Despite the coronavirus pandemic, the environmental health team at Boston Borough Council has been as busy as ever since the first lockdown began.

Supporting the county council’s response to the Covid crisis, officers have been monitoring how well food businesses have managed the government’s test and trace scheme, and whether they have kept the appropriate records.

This work will be stepped up now the government has made test and trace a legal requirement.

“With a few notable exceptions, businesses were largely following what were then just guidelines for test and trace recording,” said Tony Gray, the council’s environmental health manager. “Now that they have to obtain records, or face a large fine, we will be redoubling our efforts, especially as we’re starting to see a significant increase in coronavirus numbers.”

At the start of lockdown in March, when all non-essential businesses were forced to close their doors, officers patrolled every street in the borough to make sure businesses that had been told to stop trading had done so, taking immediate action to stop any that were breaking the rules.

And when the government signalled its intention to allow them to open again, the team wrote to every business to offer support and advise them on what they could and couldn’t do. As the shutters began to go up and doors open again, officers were out checking that the measures each business had put in place were adequate to safeguard their customers and staff.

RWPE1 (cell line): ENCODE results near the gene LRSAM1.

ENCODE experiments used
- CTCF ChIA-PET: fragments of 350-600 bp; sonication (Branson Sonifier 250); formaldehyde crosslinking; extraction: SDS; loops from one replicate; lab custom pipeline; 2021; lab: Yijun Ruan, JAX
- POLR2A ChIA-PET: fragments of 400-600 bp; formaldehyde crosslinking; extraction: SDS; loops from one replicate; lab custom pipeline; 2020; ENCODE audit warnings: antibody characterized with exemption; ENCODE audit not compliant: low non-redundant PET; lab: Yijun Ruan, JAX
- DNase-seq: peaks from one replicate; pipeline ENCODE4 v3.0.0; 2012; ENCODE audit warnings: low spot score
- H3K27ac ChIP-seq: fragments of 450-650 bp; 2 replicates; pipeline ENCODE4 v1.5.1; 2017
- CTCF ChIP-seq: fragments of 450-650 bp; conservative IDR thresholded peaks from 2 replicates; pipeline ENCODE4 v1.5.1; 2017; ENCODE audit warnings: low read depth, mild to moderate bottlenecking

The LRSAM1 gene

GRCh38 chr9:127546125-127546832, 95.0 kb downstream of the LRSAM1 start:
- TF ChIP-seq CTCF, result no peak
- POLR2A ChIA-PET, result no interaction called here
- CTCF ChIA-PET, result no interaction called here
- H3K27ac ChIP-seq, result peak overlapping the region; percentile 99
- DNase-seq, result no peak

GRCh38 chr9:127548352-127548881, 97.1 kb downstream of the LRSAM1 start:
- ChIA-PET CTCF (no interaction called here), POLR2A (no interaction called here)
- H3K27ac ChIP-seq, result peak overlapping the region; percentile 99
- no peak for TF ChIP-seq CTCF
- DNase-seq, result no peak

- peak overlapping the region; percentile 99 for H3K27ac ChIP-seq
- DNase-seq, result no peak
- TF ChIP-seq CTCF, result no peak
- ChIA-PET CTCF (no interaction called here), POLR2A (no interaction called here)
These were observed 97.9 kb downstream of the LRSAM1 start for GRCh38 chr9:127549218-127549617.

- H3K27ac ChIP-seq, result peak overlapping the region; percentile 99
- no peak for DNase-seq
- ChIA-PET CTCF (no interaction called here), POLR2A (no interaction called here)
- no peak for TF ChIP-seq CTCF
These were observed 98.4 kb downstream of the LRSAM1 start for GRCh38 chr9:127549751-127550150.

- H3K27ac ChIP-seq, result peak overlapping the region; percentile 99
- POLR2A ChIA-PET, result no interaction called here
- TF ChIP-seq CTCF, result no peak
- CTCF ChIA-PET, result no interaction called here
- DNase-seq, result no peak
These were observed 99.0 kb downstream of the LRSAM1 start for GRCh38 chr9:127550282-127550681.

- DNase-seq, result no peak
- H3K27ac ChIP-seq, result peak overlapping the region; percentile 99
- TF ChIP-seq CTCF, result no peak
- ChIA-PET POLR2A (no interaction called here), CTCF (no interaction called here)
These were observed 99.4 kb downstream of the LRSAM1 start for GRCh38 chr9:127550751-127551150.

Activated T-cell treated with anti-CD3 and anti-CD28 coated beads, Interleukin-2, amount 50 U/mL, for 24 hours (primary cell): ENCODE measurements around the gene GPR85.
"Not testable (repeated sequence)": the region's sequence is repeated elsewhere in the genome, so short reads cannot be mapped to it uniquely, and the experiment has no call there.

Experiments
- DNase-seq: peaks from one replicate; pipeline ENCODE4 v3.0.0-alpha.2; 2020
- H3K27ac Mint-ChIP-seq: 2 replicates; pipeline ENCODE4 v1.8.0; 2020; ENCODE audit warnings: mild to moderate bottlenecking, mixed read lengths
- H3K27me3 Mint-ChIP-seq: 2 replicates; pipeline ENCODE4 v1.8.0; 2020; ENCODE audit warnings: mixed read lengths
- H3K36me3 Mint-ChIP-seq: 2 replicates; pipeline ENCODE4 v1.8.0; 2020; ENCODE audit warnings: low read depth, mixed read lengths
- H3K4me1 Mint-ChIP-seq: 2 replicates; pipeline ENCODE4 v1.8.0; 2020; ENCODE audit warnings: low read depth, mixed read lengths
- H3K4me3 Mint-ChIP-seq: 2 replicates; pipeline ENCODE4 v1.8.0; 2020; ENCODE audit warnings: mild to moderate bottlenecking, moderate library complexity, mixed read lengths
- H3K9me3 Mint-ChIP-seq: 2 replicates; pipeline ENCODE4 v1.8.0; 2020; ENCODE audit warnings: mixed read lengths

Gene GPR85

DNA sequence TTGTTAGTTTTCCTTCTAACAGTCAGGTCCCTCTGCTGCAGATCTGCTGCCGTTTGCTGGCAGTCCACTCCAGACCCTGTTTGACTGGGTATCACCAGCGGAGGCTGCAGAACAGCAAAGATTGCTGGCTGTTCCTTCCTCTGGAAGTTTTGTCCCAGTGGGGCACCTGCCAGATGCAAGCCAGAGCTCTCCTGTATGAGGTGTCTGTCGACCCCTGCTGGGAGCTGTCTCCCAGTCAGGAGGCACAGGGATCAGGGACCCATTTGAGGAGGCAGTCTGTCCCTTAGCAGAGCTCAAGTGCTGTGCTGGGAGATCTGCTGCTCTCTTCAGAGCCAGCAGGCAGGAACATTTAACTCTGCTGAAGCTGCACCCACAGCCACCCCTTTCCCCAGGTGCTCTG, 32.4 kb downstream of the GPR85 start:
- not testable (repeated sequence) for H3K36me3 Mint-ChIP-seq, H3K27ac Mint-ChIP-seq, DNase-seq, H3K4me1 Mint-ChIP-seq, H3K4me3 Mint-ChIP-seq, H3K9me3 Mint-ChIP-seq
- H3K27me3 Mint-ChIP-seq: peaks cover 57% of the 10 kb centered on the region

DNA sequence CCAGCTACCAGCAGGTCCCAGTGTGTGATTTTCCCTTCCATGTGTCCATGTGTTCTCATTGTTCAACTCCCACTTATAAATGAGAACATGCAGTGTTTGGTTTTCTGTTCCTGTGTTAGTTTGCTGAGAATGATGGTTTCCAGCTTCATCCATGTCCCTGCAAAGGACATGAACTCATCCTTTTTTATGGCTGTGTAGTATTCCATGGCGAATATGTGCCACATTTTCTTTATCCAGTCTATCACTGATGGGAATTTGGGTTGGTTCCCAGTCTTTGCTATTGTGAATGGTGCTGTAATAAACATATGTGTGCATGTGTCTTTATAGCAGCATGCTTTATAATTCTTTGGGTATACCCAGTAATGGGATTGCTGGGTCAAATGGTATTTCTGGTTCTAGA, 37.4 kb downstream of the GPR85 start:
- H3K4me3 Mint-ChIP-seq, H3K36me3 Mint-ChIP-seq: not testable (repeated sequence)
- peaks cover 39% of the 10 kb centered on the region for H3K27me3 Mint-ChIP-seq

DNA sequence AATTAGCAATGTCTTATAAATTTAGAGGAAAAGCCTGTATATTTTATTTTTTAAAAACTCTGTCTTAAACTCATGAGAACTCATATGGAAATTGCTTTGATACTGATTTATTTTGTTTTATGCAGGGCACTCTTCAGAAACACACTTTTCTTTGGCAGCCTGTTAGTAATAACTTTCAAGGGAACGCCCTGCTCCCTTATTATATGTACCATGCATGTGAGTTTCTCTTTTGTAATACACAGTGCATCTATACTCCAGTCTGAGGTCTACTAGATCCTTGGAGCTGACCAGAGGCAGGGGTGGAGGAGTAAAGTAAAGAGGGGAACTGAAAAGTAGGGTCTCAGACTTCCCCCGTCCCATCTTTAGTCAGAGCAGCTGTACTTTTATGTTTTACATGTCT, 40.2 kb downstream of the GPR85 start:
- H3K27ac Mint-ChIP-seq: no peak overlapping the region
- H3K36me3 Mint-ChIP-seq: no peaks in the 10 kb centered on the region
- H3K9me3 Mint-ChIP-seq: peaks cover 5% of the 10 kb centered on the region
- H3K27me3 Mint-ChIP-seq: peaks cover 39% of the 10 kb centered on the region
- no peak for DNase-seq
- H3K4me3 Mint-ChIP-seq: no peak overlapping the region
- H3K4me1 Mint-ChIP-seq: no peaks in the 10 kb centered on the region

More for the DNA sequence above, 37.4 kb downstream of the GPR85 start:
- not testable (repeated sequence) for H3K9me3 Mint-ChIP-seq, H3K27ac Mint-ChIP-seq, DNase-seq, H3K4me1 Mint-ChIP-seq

“We checked things like social distancing measures, whether the signage was adequate and effective, that seating arrangements were safe, that hand sanitiser was available for customers and staff, that entrances and exits were properly controlled, with one-way systems where possible, and that customer access to toilets was being properly managed,” Tony said.

Close-contact businesses such as barbers, hairdressers, nail bars and tattooists were also checked and advised on the use of protective equipment such as face masks or visors.

Meanwhile, the team has also been dealing with requests from the public for advice on Covid-related matters, as well as taking appropriate enforcement action where any breaches were found.

“All this was on top of the team’s normal workload,” added Tony. “We saw a huge increase in nuisance complaints – noisy neighbours, loud parties, bonfires – over the lockdown period, and once the restrictions began to ease it got even busier!”

As soon as they were able, members of the food team were back in action, getting through a large backlog of inspections by adapting their way of working in line with recommendations made by the Food Standards Agency.

“We’ve now contacted almost every business that should have been inspected during the last six months, and by using remote assessments and short follow-up visits where appropriate, we’ve made serious inroads into the list of inspections we should have been carrying out.”